On the next point Nadal somehow dug deep enough to finally gain his second break of serve in the match and even the score at 3-3.    

Back on serve in the second set, the two players scampered and banged their way to the next fork in the road, albeit with slightly less energy than seen earlier in the day.  

In a striking turn of events, a set that had been seen as "in the bag" for Delpo was now leaning toward Nadal. Up 4-3 in the second set, Nadal broke through on the Delpo serve for the second time in the set, and with a 5-3 lead, had a chance to serve out the set. Nadal had survived the shelling of the del Potro artillery and seemed bigger than before, as if his soul had thrived on such suffering.  

Unbelievably, after two sets of play, the score was tied at one set apiece. Even more surprising was the fact that each player had come back and taken a set that looked like it was in the other's back pocket, in almost exactly the same fashion!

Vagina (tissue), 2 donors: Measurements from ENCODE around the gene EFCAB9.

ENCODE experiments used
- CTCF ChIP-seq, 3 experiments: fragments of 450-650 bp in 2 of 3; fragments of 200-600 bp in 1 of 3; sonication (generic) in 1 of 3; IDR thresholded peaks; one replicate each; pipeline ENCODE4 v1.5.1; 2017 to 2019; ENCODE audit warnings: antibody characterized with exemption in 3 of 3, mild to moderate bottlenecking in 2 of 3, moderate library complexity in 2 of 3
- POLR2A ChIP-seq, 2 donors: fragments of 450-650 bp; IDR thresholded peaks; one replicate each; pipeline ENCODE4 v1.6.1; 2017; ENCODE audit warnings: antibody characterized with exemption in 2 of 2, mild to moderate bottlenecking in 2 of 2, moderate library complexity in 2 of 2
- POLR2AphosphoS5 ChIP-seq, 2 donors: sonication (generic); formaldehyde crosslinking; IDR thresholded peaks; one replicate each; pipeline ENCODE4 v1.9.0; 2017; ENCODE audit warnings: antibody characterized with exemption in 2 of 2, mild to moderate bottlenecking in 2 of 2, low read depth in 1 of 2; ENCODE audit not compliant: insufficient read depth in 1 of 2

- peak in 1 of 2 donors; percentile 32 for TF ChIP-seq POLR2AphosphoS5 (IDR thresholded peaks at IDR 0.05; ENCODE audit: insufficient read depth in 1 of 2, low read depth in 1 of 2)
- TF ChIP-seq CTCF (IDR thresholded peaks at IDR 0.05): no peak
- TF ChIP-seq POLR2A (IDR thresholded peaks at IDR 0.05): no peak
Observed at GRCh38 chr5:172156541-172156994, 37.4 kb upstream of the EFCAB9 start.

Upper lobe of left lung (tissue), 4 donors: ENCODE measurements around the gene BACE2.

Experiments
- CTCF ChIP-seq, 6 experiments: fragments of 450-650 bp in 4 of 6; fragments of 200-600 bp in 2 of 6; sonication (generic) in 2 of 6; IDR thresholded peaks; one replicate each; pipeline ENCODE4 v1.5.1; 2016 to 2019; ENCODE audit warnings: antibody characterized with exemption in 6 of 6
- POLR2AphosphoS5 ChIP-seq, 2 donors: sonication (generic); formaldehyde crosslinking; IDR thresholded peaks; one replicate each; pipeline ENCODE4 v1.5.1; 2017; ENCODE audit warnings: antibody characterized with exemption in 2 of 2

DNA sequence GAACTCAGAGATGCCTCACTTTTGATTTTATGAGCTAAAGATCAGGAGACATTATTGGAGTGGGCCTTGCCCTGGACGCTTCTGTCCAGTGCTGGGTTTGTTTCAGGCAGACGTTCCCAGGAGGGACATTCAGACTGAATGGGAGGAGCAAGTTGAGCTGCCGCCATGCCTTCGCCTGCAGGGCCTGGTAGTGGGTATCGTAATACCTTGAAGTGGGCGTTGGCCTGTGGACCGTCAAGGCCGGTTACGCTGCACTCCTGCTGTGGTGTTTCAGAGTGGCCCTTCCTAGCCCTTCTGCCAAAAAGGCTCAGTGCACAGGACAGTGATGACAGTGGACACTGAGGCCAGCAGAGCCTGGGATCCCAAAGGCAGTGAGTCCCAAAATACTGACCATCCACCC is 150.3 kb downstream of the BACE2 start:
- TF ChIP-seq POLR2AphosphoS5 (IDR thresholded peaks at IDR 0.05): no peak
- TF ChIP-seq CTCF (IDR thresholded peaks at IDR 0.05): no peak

The first game of the third set was a marathon. Each point was heavy with the gravity of the final result and often seeming that indeed the winner of this game would claim the trophy. After the 13th point of the game, Delpo finally won it erupting in a roar of emotion. The balance had again tipped in his favor.  

In Nadal's first service game, he seemed to up the ante at the exact same time Delpo appeared to be catching his breath. Nadal may have sensed that small window of vulnerability and struck efficiently with his usual perseverance to tie the third set at one game apiece. In terms of energy, it was Nadal who now seemed to possess the endless reserve.